WARSAW — Arriving in Poland to host an international conference on Middle East peace and security, Secretary of State Mike Pompeo announced Tuesday that more than 30 foreign ministers would attend.

As a measure of its prospects, however, many countries have signaled that they will not be sending their top diplomats to the meeting — possibly nearly half.

As Pompeo and Vice President Pence prepare to welcome representatives of about 60 nations to Poland, co-host of the event, it is unclear what can be accomplished in a day of meetings over conflicts that have roiled the region for many years.

What Pompeo originally billed as a major conference to pressure Iran on its regional influence, missile testing and terrorism is now as likely to be defined by what it is not — and who is not coming. Several key countries appear to be engaging in a subtle diplomatic snub to protest the Trump administration’s policies toward Iran and Syria.

Under President Trump, United States-Iranian relations have taken a decisive turn for the worse. Here's a brief history of the tumultuous relationship. (Joyce Lee/The Washington Post)

Scratch Federica Mogherini, the foreign policy chief for the European Union, who said she had a prior commitment. France and Germany are sending second-tier-level diplomats. Russia won’t be there at all. And the British foreign secretary may leave early.

The muted response to an ambitious White House endeavor is partly due to concern that Pompeo and Pence would unleash a full-throttle rhetorical attack on Iran. Europeans have created a special barter-type trading system to work around U.S. sanctions reimposed on the country after Trump withdrew from the 2015 nuclear deal last year.

After some countries expressed concern about the anti-Iran focus of the conference, Pompeo telephoned several of his counterparts urging them to attend, according to foreign officials.

But since Pompeo’s announcement of the conference during a trip to the Middle East last month, the administration has backtracked to a degree on what it aims to accomplish. The acting U.S. ambassador to the United Nations, Jonathan Cohen, explicitly told the U.N. Security Council it is not “a venue to demonize or attack Iran.”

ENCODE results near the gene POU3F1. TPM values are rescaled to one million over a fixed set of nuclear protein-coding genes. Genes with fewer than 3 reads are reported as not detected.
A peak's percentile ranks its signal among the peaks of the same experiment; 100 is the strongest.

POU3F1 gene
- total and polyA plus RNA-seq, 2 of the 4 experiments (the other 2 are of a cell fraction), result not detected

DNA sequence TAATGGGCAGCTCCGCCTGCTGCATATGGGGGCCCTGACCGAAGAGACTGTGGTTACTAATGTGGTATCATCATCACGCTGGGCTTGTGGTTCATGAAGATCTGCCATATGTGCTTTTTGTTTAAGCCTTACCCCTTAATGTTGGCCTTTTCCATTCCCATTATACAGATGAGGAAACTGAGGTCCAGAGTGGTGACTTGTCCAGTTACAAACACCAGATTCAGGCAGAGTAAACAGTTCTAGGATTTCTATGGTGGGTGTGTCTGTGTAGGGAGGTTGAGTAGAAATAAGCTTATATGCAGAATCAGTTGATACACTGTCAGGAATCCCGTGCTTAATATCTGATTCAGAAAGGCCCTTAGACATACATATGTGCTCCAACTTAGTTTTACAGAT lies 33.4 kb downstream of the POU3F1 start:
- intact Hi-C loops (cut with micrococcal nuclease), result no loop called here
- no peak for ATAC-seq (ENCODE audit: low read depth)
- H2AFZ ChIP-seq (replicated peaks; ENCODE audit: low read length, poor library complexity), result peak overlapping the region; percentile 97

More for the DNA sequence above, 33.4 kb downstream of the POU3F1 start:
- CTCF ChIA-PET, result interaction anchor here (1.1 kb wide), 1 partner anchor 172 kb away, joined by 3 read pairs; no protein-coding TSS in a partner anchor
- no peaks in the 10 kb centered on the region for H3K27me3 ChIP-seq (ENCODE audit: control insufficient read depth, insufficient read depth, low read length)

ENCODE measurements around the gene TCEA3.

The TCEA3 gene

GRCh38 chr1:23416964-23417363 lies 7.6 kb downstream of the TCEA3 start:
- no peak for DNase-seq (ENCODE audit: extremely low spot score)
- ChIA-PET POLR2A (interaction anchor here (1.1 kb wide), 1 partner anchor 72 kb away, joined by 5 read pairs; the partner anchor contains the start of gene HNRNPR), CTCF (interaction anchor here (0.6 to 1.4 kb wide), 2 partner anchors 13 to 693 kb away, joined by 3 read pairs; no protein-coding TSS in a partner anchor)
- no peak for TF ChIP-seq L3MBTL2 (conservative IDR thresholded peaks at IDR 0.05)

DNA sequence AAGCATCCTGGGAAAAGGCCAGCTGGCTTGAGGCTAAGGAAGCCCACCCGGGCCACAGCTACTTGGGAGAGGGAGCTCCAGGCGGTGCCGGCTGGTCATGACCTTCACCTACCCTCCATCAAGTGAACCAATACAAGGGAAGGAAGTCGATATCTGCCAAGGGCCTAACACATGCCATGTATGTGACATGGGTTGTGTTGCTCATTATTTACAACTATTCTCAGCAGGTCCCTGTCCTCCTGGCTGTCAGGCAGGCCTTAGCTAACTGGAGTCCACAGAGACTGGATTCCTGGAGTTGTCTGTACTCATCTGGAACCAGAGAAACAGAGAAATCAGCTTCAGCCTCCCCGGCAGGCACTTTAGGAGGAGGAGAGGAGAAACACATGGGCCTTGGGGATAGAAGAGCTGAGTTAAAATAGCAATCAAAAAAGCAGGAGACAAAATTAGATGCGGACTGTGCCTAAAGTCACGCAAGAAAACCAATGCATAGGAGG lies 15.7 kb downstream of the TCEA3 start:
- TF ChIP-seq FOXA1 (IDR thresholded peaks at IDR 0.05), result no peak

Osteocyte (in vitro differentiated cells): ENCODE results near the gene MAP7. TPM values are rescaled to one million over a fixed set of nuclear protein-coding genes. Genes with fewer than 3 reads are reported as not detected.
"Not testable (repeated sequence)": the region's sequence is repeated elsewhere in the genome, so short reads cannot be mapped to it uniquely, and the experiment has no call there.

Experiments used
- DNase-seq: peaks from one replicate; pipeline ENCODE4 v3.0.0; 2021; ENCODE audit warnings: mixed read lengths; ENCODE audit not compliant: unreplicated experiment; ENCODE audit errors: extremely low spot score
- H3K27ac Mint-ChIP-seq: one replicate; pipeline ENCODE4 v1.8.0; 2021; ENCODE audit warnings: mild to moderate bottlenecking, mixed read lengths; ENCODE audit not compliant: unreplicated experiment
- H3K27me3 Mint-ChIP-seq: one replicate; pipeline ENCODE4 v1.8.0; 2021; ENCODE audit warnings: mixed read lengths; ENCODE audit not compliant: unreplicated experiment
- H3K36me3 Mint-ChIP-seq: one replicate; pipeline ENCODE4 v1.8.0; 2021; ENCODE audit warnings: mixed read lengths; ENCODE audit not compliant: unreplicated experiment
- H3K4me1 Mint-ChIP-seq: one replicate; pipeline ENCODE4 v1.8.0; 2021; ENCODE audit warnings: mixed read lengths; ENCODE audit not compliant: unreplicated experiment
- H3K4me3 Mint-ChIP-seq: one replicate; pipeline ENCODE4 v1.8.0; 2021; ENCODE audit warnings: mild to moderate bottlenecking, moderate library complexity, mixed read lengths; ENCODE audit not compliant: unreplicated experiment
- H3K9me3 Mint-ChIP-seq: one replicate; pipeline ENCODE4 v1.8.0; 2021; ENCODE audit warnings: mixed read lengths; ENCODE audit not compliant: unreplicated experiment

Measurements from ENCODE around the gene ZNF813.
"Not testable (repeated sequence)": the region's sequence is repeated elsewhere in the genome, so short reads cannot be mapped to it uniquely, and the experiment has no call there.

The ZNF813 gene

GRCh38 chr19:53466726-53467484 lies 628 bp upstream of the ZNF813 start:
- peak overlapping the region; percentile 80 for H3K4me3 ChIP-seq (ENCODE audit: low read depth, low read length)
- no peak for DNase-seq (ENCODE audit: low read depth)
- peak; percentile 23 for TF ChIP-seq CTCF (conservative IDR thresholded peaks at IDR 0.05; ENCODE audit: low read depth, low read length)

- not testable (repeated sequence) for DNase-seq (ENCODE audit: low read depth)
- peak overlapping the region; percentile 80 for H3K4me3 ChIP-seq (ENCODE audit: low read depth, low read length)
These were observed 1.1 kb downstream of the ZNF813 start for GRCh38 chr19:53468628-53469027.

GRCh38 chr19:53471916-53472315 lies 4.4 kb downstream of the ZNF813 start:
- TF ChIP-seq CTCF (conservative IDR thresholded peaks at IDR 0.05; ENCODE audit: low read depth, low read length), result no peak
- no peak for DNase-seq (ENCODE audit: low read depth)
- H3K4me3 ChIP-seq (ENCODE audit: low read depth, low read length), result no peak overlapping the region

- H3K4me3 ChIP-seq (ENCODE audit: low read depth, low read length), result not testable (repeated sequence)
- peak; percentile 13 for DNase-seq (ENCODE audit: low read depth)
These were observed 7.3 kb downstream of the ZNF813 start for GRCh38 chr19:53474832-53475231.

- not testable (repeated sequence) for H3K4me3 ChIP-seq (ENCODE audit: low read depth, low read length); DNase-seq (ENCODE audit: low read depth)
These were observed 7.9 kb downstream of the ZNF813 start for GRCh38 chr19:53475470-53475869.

Instead, the agenda has expanded to include discussions on the war in Yemen, the Syrian civil war and the Israeli-Palestinian conflict. Despite the extra items, the two-day conference has meetings only on Thursday, with Wednesday’s sole event a welcome dinner.

Pompeo shrugged off the foreign minister no-shows and said he hopes much progress can be made. President Trump’s son-in-law and adviser, Jared Kushner, will offer hints of the status of a peace plan he has worked on for almost two years, with a preview of the rollout that has been delayed until after Israeli elections this spring.

“I think we’re going to deliver really good outcomes,” Pompeo said. “Some countries are having their foreign ministers come. Other countries are not. That’s their choice. But this is going to be a serious concrete discussion about a broad range of topics that range from counterterrorism to the malign influence that Iran has played in the Middle East towards its instability.”

Senior officials in the administration see reining in Iran as a necessary step in bringing about a broader Middle East peace plan that helps integrate Israel into the region. Israel considers Iran its major threat, and most Persian Gulf countries see the Shiite nation as their chief rival for influence.

The administration has been pressuring Arab allies, particularly in the Gulf, not only to support the still-undisclosed plan — which Trump has characterized as the “deal of the century — but also to persuade the Palestinians to accept it. One pressure point would be for the Gulf states to indicate they are prepared to establish a relationship with Israel.

Saudi Arabia, several other Gulf countries and Israel will be at the conference. The Palestinian Authority and Lebanon, where Iranian-backed Shiites hold political power, will not. Neither will Iran, which has denounced the conference as a “desperate anti-Iran circus.”

That suggests that one measure of a successful outcome would be a photograph of Israeli Prime Minister Benjamin Netanyahu together with Gulf Arabs.

Mark Dubowitz, head of the Foundation for Defense of Democracies and a critic of the nuclear deal with Iran, said it is advantageous to bring more countries on board to counter Iran. He said it should not be the sole province of the “P5 plus 1” countries — the United States, Britain, Russia, France and China, plus Germany — that negotiated the nuclear agreement with Iran.

“I think we got too used to the idea during the Obama administration and the Bush administration that the only way to solve the challenge of Iran is through six countries,” he said. “And that six countries need to be at the adult table, and everybody else is at the kids’ table.

“The P5 plus 1 was leading to diplomatic paralysis.”

A head of the no-show ministers could underscore the divisions between the United States and its European allies over Iran. Standing beside Pompeo at a news conference Tuesday evening, Polish Foreign Minister Jacek Czaputowicz pointedly said Poland considers the nuclear deal with Iran “a valuable element in the international arena.”

“The United States has a different opinion,” he acknowledged, but added: “That will not hinder us in looking for a common approach.”